I’ll be the first to admit that this is a pretty out-there choice. His highly deranged, digitally-morphed portraits have amassed a cult following and a certain online infamy (his Instagram account has been shut down three times to date), and they continue to amuse, baffle and repulse in equal measure.

Kremer finds portraits on Google Images – an infinite repository of inspiration – and manipulates them in freakish ways, removing and replacing features to create something that, in his own words “causes discomfort to myself and others”. And it seems that nobody is safe – celebrities, politicians (Trump is a recurring character) and everyday people have all been subject to his outlandish manipulations.

Detractors might call his work tacky, ugly and brash, but maybe that’s the point. As a reaction to the world of social media they inhabit – one filled with vanity, boasting and superficial beauty, along with a limitless supply of memes – they’re relevant and provocative, as well as being twisted and unique.

See also: Charlie White, Asgur Carlsen

Rineke Dijkstra (The Netherlands)


Images © Rineke Dijkstra

“In the end, it’s the individual that I’m after.”

Dutch photographer Dijkstra has spent a career photographing adolescents – capturing penetrating and vulnerable portraits of their transitions from childhood to adulthood.

Her most famous work is perhaps the one for which she rose to prominence, ‘Beach Portraits’, in which she took life-size, colour photographs of teenagers on the beaches of the United States, Britain, Croatia, Poland and Ukraine. Those images have a psychological intensity – her subjects centre-frame, against minimal backgrounds are presented in their self-conscious awkwardness. “A moment of truth” as she calls it.

Her work has been likened to the Old Dutch Masters, and some of her images do indeed resemble paintings. There’s a formalism and simplicity, the frank stares of her subjects and their generic backgrounds, providing a focus on the ‘who’ rather than the ‘where’. There’s a vagueness and tautness reminiscent of brushstrokes. For a medium so focussed on the ‘instant’, she imposes a slowness to her work, which is refreshing and singular.

Bear Kirkpatrick (United States)


Images © Bear Kirkpatrick

The brilliantly named Bear Kirkpatrick produces mesmerizing and creative portraits, rendered in extraordinary detail.

He layers his images with fantastical props and translucent paintings by the Old Masters, mixing the modern with the historical. Space, texture and history combine to create something quite singular. He puts his style and technique down, in part, to a bout of deafness as a small child, replacing what he lost in auditory ability for an increase in visual awareness.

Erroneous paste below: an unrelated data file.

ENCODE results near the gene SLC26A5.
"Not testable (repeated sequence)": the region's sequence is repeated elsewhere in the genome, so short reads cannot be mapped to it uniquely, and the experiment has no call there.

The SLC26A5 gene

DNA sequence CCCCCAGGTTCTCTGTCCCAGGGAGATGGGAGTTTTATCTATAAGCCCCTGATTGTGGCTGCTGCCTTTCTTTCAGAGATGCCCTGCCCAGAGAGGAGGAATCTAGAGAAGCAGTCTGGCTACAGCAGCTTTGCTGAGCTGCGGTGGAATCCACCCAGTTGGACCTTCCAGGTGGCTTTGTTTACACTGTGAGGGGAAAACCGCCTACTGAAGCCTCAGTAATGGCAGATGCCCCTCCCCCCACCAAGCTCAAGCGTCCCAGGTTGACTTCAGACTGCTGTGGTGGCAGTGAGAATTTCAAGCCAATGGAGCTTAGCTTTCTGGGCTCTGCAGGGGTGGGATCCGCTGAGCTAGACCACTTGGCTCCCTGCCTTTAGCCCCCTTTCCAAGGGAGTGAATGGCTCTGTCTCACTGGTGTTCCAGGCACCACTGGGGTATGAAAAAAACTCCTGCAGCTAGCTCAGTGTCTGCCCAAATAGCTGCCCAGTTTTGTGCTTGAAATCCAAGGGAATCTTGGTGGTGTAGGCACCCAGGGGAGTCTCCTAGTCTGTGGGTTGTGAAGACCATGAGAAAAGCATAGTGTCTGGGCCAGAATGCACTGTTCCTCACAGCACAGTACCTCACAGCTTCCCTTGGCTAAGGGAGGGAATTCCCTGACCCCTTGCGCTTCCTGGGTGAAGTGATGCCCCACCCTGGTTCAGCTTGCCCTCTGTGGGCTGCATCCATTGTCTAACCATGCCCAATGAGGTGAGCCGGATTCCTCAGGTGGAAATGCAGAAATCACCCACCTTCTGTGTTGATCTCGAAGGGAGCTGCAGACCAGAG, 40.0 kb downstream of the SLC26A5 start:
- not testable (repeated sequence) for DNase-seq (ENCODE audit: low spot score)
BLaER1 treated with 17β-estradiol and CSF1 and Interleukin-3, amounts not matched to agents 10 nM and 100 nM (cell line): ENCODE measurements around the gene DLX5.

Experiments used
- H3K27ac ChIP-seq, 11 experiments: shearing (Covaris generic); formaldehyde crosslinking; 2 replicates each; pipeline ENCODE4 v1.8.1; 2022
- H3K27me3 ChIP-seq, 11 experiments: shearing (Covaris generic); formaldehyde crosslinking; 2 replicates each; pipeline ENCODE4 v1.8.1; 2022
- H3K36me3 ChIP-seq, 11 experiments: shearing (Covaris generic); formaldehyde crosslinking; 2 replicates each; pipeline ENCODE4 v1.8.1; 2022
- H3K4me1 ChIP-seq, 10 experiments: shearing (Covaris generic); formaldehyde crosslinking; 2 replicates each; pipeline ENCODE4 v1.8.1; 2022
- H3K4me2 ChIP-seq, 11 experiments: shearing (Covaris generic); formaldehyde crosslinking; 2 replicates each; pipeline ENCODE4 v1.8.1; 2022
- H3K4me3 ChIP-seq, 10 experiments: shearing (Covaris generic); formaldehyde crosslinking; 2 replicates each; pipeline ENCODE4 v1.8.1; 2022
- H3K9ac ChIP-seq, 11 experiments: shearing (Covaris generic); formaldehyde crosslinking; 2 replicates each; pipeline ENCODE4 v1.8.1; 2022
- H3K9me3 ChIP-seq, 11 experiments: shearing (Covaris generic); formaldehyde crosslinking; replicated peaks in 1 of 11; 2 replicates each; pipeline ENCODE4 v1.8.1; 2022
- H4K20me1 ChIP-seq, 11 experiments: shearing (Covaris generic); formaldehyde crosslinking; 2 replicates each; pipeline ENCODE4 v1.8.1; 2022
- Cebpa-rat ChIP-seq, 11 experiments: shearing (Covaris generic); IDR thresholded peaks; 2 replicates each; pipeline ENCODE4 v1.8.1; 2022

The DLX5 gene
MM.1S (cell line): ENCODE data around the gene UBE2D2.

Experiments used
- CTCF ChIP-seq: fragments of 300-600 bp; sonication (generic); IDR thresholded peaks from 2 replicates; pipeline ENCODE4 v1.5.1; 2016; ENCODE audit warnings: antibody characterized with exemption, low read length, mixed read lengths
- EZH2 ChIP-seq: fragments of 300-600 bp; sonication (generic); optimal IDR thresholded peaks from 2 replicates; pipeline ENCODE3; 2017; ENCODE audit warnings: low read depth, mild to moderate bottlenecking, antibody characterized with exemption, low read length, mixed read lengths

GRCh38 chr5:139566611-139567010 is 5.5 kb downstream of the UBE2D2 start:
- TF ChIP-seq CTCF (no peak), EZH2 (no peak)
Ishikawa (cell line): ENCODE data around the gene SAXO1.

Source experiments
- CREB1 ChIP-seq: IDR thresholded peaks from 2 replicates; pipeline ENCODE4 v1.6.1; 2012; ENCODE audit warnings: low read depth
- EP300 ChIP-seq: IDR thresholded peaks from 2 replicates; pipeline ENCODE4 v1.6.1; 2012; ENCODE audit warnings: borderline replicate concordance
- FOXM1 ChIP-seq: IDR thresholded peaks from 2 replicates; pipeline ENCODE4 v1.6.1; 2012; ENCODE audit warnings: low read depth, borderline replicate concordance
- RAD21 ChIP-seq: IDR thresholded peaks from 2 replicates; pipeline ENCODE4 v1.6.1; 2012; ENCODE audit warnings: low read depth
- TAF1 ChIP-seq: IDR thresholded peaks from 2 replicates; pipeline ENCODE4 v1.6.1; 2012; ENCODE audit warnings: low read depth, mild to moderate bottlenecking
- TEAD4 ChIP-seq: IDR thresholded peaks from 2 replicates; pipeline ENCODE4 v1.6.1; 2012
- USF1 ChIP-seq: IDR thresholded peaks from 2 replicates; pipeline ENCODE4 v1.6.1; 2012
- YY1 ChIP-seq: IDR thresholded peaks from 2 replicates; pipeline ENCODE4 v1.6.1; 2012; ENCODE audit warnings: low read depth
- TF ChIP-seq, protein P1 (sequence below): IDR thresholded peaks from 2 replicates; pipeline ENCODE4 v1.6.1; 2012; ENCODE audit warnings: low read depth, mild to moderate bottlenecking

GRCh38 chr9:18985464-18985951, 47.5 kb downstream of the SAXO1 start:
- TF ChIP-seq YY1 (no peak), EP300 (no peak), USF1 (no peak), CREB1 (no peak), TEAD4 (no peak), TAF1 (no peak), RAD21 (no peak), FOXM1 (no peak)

His images are dense, but also pure, with each of his subjects staring openly into the camera. He explains it in a wonderful turn of phrase: “Revealing by concealing”. He’s a fine art photographer, in the truest sense of the term.

Jill Greenberg (United States)


Images © Jill Greenberg

Greenberg has taken countless wonderful portraits, and is well known for her anthropomorphic portraits of animals, where they exhibit uncannily human traits. It is her series ‘End Times’ however that has caused the most stir around the world, unfairly steeped in controversy.

For ‘End Times’, Greenberg employed a simple but powerful metaphor – crying toddlers, gently provoked by the simplest of things, to reflect her frustration with the American politics of the Bush era – waging war abroad, ignoring the environment and blocking important medical research. If only these children knew the world they’d be growing up into, they may well cry in just the way depicted.

She gently provoked these emotions by taking lollipops away from the children, and was unfairly lambasted online for ‘child cruelty’. For me it only strengthens the message she conveys – that people could get so uptight about this with all of the other, far greater wrongs taking place around them.

Her work has such a distinctive, editorial sheen that there’s a phrase for it – ‘The Jill Greenberg Effect’ – and many blog posts have popped up examining her techniques and how they can be recreated in Photoshop. She says however that 95% of the effect is achieved in-camera, through her unique lighting set-up and ratios, and the images only require minimal re-touching (she often posts her raws to social media to prove as much). In a world where a ‘filter’ can be slapped onto an image and achieve an instant, cheap and superficial atmosphere, it’s refreshing that photographers like Greenberg can achieve something so unique and singular. She puts it beautifully herself: “People always ask what filter I use, but the filter is me”.